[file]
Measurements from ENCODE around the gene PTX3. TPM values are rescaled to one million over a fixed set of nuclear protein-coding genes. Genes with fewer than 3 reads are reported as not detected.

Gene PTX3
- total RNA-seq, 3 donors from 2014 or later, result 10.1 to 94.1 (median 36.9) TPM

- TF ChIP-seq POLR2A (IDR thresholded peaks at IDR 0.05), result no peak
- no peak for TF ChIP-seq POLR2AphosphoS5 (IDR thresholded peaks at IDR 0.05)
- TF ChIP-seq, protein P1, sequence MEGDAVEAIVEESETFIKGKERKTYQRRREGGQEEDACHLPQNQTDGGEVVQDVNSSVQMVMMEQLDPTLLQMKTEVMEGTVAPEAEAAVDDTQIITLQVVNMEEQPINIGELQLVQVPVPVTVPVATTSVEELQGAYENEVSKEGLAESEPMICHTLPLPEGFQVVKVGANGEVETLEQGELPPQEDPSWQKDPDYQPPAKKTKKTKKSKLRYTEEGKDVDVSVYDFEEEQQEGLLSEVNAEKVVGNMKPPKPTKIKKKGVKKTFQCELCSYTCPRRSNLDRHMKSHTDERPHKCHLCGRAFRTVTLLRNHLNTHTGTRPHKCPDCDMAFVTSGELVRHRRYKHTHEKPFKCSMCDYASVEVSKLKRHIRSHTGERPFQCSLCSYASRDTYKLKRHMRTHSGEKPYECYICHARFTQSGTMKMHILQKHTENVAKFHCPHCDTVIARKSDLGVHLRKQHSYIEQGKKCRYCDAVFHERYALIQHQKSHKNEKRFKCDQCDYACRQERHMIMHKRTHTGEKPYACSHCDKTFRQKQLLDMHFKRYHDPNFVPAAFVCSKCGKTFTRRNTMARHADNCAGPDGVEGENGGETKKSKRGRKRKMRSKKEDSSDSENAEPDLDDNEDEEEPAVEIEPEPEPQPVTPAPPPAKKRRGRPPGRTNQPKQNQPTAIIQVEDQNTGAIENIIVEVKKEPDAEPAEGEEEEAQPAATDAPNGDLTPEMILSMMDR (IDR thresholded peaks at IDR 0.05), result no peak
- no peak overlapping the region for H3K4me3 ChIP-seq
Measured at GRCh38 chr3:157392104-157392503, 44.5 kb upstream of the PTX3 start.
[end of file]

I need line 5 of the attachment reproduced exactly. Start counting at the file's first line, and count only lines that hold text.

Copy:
- no peak for TF ChIP-seq POLR2AphosphoS5 (IDR thresholded peaks at IDR 0.05)